Coin-op nostalgia was in full swing this past holiday season, and odds are that your heart was elevated when you first gazed upon the 3⁄4 scale arcade cabinets by Arcade 1UP in your local mall. My initial impression was that they were made for small people or children, but founder Scott Bachrach explains some of the thinking behind their micronized design.

“I absolutely remember where I played, Brooklyn’s Famous Pizza in Beverly Hills and another called Regular John’s Pizza in Westwood, California. I played everything from Pac-Man, Asteroids, Centipede, Millipede – basically all the old-school arcade classics. We’d go there, and we’d sit for a couple hours at a time. You probably did what I did. You took your quarters and you put them on the top, remember? So that you guarded your space in case anybody was going to come and try to play the next game.”

Of course we all remember stacking quarters. It was the norm of the time, now a ritual long passed. We all wanted the true arcade experience at home, but the 4K of addressable memory of the Atari 2600 just couldn’t deliver the real deal.

“I was an at-home gamer with the Atari, but I was actually way more into going to the arcade. I was fifteen years old and I was letting my cigarettes burn off the edge. I was spending three, maybe four hours on these really cool, fun, and addictive games.”

Even almost four decades later we still desire it. Retro gaming items have been in vogue the last few years. As a result, such products have moved from specialty novelty stores and into mass-media storefronts. From plug-n-play controllers housing games to miniature cabinets that fit in your hand we all want the arcade experience at home”.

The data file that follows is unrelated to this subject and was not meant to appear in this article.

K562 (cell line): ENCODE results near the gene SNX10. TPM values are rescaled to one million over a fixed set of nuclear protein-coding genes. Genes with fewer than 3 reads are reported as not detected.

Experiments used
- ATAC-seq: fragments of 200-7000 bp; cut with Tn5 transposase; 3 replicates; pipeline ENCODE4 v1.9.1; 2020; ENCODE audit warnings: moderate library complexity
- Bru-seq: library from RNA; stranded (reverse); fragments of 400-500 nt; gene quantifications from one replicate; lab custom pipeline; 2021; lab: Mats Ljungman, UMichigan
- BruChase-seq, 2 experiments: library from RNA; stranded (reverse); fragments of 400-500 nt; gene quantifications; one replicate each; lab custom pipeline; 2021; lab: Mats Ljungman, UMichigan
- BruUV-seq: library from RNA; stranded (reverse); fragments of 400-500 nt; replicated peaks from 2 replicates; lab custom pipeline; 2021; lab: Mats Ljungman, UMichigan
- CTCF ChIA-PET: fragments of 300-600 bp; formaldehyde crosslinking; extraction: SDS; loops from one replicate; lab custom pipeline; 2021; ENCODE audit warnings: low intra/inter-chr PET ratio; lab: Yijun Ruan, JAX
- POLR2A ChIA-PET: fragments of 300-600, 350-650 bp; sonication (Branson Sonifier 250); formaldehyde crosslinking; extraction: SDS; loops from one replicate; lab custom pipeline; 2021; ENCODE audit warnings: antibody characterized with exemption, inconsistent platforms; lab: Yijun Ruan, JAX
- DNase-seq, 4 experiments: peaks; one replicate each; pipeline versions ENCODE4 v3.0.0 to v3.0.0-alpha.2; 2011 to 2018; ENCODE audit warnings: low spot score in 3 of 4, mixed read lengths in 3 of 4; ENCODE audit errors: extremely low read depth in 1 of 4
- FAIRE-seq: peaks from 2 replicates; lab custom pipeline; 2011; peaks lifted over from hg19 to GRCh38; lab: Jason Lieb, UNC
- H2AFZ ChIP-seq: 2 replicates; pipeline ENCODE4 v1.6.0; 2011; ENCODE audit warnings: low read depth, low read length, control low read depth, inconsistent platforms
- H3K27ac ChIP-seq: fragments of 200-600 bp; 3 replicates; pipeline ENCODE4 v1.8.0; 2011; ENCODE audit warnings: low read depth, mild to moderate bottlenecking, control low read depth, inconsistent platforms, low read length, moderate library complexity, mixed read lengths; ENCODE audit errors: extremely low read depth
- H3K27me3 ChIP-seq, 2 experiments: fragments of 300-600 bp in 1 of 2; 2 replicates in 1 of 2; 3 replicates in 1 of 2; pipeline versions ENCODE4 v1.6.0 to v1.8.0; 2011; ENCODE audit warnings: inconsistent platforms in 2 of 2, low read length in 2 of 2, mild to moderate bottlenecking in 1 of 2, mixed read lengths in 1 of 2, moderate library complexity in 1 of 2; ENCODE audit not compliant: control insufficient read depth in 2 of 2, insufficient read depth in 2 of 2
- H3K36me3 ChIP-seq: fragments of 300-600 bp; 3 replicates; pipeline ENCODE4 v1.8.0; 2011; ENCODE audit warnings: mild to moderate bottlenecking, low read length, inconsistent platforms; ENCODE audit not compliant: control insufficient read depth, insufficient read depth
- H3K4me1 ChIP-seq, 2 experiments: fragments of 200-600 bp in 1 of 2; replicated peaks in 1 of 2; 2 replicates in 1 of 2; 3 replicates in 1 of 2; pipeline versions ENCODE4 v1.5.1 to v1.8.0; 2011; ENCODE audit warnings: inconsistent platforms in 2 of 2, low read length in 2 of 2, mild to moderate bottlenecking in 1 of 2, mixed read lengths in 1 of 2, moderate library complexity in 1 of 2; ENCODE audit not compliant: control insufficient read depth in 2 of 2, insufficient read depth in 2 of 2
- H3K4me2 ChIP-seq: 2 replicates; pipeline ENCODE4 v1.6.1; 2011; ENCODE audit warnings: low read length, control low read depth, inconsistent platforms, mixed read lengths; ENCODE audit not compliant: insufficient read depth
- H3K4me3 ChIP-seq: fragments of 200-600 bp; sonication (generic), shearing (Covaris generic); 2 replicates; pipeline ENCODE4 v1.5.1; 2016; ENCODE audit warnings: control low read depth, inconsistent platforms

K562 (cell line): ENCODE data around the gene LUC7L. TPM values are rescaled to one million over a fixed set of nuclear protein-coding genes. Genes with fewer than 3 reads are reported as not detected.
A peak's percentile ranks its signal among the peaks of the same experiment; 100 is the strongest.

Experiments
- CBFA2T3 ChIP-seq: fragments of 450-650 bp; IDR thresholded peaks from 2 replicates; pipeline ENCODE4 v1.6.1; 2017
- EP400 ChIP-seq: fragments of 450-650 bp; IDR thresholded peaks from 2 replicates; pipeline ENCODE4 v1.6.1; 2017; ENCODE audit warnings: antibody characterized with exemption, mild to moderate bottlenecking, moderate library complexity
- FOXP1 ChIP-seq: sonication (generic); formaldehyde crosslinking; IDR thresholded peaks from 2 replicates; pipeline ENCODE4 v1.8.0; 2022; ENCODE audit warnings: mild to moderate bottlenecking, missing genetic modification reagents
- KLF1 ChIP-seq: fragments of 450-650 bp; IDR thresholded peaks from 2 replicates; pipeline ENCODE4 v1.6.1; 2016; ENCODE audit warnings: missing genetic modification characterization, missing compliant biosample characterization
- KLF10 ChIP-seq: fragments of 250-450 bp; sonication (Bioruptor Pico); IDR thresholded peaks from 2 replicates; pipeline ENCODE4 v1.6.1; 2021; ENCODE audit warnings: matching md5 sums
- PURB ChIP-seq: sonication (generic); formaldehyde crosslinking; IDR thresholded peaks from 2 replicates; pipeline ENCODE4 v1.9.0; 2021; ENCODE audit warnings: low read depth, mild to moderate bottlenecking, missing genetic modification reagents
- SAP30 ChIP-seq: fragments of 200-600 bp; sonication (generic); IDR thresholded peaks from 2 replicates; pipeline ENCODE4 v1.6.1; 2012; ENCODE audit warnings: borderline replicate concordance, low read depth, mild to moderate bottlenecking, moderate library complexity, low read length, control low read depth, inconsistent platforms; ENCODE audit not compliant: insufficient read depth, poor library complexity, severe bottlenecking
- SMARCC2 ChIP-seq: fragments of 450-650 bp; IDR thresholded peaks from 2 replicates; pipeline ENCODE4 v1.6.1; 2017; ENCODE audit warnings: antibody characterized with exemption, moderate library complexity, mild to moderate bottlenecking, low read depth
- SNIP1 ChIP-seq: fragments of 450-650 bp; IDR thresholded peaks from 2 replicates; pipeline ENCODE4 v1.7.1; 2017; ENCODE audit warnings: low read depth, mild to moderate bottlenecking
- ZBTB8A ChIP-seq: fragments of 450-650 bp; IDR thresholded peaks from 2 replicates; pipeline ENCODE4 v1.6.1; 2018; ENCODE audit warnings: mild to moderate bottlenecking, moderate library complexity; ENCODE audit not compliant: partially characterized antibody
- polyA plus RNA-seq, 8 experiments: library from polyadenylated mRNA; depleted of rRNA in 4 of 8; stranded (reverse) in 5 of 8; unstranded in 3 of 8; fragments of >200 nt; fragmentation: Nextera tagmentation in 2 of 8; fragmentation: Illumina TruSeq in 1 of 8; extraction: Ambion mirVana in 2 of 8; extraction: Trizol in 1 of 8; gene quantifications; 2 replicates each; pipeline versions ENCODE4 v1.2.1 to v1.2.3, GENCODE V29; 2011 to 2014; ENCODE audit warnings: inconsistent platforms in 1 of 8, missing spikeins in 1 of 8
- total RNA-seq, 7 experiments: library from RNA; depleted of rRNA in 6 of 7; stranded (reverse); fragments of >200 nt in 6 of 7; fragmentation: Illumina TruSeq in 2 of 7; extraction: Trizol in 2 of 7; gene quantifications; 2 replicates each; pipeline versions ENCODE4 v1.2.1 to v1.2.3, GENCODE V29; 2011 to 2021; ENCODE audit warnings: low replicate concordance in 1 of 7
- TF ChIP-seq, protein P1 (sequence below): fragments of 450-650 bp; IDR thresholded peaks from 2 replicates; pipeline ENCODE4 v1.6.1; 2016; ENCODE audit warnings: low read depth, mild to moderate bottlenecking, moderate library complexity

“Years ago, I was walking in Urban Outfitters, bought such a device, went home, plugged it in, played it, and loved it. For about five seconds it took me back to being 14 years old. It was fun and I played it for twenty-five minutes. However, a year and a half later it’s still sitting in the exact same place. Why? Because I didn’t just want to play the game – I wanted the entire experience of returning to Regular John’s Pizzeria.”


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Michael Thomasson Michael Thomasson (63 Posts)

Michael Thomasson is one of the most widely respected videogame historians in the field today. He currently teaches college level videogame history, design, and graphics courses. For television, Michael conducted research for MTV's videogame related program Video MODS. In print, he authored Downright Bizarre Games, and has contributed to nearly a dozen gaming texts. Michael’s historical columns have been distributed in newspapers and magazines worldwide. He has written business plans for several vendors and managed a dozen game-related retail stores spanning three decades. Michael consults for multiple video game and computer museums and has worked on nearly a hundred game titles on Atari, Coleco, Sega and other console platforms. In 2014, The Guinness Book of World Records declared that Thomasson had “The Largest Videogame Collection” in the world. His businesses sponsor gaming tradeshows and expos across the US and Canada.  Visit